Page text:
Lyrically the album is of interest as well. While his vocal ability at times makes you forget he’s actually saying words, Cooper, whose name appears in the writing credit of every song, tells stories that go beyond the surface of the traditional pop musician without the songs getting full of themselves. His song Wait illustrates the struggle of being in a failing relationship but not ready to let go for the pain it would cause his significant other. Closer is a beautiful song about Cooper’s son and the love and admiration he has for him – seriously, if you listen and don’t crack a smile you’re wrong.
So take a break from the radio or your top 40 playlist and listen to soulful vocals honest with their influences and lyrics. JP Cooper is a welcome addition to my musical collection and will remain on repeat for the foreseeable future.
If I had to go on the same vacation every year, if I could only camp once a year, if there was a law that said I could only travel to one place outside of the town I was living, I would choose The Gorge Amphitheatre, in George, WA every Sasquatch season. Arguably one of the most beautiful music venues not only in the U.S., but world, Sasquatch Festival is a chance to unleash your inner animal, forget the rules for a while and attend incredible shows. If you love music and you haven’t attendee yet, start saving for next year because it’s an experience like nothing else.
After a disastrous attempt to expand Sasquatch to two weekends last year. This year the Sasquatch Festival was only one weekend and four days instead of three. Ticket prices stayed the same this year but did not include camping like they did last year. I also didn’t think the lineup was as strong as last year, but was still stoked to attend and see what the festival experience would bring, round two. Realistically, I could probably write a book on Sasquatch but I will keep it as brief as I can and use this as a way to pass along info about musicians I didn’t know much about before and who I think others would like too.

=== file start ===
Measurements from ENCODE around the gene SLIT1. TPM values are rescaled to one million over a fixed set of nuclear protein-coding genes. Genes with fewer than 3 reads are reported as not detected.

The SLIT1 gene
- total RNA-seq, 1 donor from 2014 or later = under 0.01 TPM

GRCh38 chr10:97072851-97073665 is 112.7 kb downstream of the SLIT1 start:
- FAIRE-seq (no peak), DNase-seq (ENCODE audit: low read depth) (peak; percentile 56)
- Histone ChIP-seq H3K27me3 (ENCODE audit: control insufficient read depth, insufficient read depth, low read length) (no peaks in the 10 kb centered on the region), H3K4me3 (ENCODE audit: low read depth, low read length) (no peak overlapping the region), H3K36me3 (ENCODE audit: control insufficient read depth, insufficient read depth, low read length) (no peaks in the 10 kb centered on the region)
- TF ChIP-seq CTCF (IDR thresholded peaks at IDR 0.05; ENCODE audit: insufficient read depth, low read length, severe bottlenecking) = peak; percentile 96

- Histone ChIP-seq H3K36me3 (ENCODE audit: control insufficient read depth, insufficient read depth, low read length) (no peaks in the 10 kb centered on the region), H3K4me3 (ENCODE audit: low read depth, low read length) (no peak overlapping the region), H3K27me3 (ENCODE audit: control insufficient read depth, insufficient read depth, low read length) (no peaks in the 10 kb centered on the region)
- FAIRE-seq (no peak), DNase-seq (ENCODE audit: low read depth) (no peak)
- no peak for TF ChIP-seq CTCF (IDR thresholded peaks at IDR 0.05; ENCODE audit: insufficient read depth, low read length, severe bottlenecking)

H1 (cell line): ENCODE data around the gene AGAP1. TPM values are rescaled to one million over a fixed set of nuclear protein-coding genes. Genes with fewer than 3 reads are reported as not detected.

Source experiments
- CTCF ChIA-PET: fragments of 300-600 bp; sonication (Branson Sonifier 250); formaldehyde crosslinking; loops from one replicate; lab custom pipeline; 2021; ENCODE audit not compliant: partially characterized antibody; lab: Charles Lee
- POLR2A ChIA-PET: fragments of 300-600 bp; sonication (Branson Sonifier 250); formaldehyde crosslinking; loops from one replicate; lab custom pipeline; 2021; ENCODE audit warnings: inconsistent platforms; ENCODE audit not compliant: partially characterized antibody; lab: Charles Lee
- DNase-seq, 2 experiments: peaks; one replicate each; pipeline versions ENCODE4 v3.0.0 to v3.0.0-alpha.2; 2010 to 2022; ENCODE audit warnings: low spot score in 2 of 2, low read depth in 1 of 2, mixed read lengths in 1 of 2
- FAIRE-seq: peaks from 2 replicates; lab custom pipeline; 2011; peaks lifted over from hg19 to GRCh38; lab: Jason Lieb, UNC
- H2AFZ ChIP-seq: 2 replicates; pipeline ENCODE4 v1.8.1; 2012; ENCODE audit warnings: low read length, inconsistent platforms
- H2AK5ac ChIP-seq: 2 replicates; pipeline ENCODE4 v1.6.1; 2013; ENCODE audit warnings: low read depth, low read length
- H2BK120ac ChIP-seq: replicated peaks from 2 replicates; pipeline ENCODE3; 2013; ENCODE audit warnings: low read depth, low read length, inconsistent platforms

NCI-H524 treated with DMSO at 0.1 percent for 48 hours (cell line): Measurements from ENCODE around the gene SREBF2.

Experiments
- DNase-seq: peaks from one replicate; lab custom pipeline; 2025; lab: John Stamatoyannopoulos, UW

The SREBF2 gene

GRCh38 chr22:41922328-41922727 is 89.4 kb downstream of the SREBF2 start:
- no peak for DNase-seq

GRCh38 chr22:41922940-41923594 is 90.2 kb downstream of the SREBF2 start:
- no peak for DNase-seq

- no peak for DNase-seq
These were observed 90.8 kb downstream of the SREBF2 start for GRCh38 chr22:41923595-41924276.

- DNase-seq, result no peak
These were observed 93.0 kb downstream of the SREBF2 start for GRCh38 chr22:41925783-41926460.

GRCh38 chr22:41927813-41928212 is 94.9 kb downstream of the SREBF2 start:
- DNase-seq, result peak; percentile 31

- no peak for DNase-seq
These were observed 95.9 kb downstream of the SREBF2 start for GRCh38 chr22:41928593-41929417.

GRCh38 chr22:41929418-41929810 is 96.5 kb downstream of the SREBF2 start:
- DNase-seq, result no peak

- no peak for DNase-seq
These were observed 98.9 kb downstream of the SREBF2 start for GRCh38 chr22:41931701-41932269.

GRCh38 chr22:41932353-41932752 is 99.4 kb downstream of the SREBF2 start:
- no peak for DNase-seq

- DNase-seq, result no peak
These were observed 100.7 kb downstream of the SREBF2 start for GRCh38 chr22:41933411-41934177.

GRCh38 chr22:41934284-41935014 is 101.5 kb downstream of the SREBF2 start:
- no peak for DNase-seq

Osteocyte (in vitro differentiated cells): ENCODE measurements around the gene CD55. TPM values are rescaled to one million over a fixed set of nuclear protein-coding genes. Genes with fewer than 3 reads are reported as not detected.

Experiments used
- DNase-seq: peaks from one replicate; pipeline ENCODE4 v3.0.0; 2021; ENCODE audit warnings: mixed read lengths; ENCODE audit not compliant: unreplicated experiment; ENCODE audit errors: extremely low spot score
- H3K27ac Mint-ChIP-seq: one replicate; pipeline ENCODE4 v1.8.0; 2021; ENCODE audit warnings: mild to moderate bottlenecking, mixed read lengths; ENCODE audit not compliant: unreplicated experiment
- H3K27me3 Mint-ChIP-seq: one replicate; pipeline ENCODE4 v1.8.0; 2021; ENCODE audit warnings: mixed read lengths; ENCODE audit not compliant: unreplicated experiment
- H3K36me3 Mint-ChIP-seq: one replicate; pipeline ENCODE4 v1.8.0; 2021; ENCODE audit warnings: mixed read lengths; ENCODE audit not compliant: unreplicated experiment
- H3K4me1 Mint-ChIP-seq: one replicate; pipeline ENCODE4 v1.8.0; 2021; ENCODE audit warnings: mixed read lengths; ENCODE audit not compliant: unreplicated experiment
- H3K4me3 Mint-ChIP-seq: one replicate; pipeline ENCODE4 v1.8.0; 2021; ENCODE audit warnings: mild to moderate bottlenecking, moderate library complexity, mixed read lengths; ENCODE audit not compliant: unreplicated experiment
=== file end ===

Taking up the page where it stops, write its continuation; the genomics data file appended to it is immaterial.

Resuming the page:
Disclaimer: my musical taste tends to be electronica infused music but not EDM. I love indie rock with electronic elements and indie pop. I have also become somewhat of a hip-hop in in recent years. This obviously influences what shows I chose to attend. I opted out of Modest Mouse for ODESZA even though I like Modest Mouse, quite a bit. When I’m at a festival, in general I like to be moving. Dancing, jumping up and down etc. When I’m at the Gorge, I’m there to go crazy and dance ‘til my feet hurt. Calmer shows are for theatres and smaller venues. Keep this in mind when I give you lowdown.
Best Overall Show: Kiesza Like a lot of people, I only knew Kiesza from her viral music video to “Hideaway.” She seemed like someone I could get into but I didn’t expect to be entranced. Kiesza was in Chupacabra which was the stage where most of the danceable music was going on. It is a huge white tent and it gets HOT.
Just like in most of her music videos, Kiesza dances throughout her entire show. She has two back-up dancers who are drenched in sweat by the end of the show, Kiesza on the other hand, looked like all the dancing was hardly a workout. And when I say dancing, I mean really dancing. Footwork and thoughtfully choreographed moves, not just shaking her butt (sorry Beyonce). I thought the art of molding dance and pop music was lost but I honestly don’t think there has been anyone since MAYBE Madonna who can sing well and dance well like Kiesza. If you need to see what I mean, check out this video.
It wasn’t just the dancing that impressed me, more so that combined with her vocals. Kiesza sounded perfect, about as close to the recording as they come. These are what I imagine to be very hard songs to sing when tired. Kiesza was hitting every big note. Her voice was powerful and she never once sounded shrieky or shouty which tends to happen when one gets tired, and I know this from personal experience.